>Taking time

>As I sat down today to map out my next six months of training, I realized that before I do that I should take some time to look at this past year and appreciate what I have already accomplished. In 2008, I had 11 individual races in which I entered competitively. The mileage of these races totals about 275 miles, plus several triathlons. I had one win and six top-ten finishes, as well as 4 PR’s. All of this was accomplished in the midst of graduating from college, moving to Baltimore, and starting my first job. This just shows me that no matter what else is going on, if i make the time to train, it will pay off. It also shows me that I have moved to a place with some pretty great friends. I have no doubt that TWSS has played an integral part in my athletic success in the past 6 months, and for that I’m thankful.

That being said, it’s clear to me that I’m in a pretty good place moving into 2009. As my coach/mentor/good friend Francesca Conte pointed out, an entry to WS could not have come at a better time for me. Finishing GEER – and finishing well – gives me the confidence to spring to a 100 miler despite my previous plans for one being in 2010. Although my race plans have changed a handful of times in the past month, now that my name is officially on the WS100 entrants list, I can confirm that my racing priorities for 2009 lie with WSER and IM Louisville. Western States is only about 200 days away, hence why I am already sitting down to look at training, seeing as it will be another couple weeks before I have an official coaching session. I still prefer to do my training plans and logs the old school way on paper, so there won’t be too many deets on here. The jist of the plan, however, is to take the rest of December relatively easy before getting into it seriously in January. Each month will then consist of week-long training blocks: build1, build2, Peak, and recovery. There is certainly debate on how long the building to peak phases should be, but I trained like this for GEER, and although I was tired, I think it’s what needs to be done to get your body in shape for endurance races. By April I will be running 30ish mile long runs weekly with the exception of the recovery weeks. This means that yes, Boston will most likely have to include a 10 mile run beforehand. It also means that I will probably be racing a 50K 5 days later (that doesn’t make me too nervous – in ’07 I raced Boston and 5 days later PRed at Collegiate Triathlon Nationals). In May I will boost the mileage a little bit more. There is a 24 hour race I plan to use as a way to get in about 60 miles, and I will be heading to Squaw Valley over Memorial Day weekend for the WS training run which includes about 70 miles in 3 days. I have not quite figured out my taper yet, but I will include a mini one before Eagleman, and then really rest for those last 2 weeks.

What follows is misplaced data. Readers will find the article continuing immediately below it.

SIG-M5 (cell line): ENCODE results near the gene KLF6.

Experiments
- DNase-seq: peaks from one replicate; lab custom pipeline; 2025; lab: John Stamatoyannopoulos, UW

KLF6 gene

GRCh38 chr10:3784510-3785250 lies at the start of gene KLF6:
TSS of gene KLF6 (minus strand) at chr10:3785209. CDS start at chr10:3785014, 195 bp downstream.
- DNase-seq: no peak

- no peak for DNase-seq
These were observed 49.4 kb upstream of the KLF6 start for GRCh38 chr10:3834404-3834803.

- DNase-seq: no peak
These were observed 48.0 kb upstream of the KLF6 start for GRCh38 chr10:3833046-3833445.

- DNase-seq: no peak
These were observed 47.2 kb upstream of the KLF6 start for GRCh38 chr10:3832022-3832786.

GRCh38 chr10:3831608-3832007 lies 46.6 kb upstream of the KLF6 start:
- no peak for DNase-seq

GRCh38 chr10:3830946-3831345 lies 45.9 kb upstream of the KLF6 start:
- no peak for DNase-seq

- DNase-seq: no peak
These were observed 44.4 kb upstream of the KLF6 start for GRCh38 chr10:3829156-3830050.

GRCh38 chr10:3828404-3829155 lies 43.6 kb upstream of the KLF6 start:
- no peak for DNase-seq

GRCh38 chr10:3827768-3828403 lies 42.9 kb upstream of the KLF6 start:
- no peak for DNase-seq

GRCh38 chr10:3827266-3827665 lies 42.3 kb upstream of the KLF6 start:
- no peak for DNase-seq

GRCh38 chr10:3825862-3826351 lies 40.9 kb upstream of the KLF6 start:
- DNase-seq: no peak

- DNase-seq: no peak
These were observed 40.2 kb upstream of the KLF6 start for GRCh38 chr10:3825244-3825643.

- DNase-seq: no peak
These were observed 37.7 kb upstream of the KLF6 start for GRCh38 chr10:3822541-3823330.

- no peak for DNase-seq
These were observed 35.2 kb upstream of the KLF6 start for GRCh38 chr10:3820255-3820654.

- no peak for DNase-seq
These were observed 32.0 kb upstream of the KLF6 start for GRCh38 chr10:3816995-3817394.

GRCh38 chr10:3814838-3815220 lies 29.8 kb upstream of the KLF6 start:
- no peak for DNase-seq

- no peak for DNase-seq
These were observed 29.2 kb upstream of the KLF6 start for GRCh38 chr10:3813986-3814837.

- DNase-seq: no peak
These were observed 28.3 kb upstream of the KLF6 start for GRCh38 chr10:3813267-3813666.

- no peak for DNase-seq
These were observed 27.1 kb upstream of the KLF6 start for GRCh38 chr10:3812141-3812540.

The real fun lies in balancing the time I will spend doing all that running with the time I need to spend on my bike and in the pool for the IM. For one thing, every recovery week will include a lot of both of those. On the other weeks, my long runs will have to be followed up the next day with a long ride. And I already swim often in the mornings, so that shouldn’t be too hard to keep up anyway. My track workouts will probably become more frequent hill workouts, because that is where I know I have the most improvement to make.

All in all, it will be nice to take the next month to chose my own workouts and not have to do a time consuming long run every weekend. But I still am looking forward to getting ’09 started and seeing what happens.

Published by Alyssa Godesky

Alyssa is a professional triathlete who has logged over 8,000 miles in competition of swimming, biking and running across five continents. She came to triathlon from an ultrarunning background and over the last few years has found success back on the trails: in 2018 she set the female supported Fastest Known Time (FKT) on Vermont's 273 mile Long Trail in 5 days, 2 hours and 37 minutes. In 2020 she set the women's supported FKT for climbing the 46 High Peaks in the Adirondacks in 3 days, 16 hours and 16 minutes. She is a triathlon and running coach, and also enjoys spending time guiding hikers out on the trails. Alyssa is based in Charlottesville, VA with her dog Ramona.

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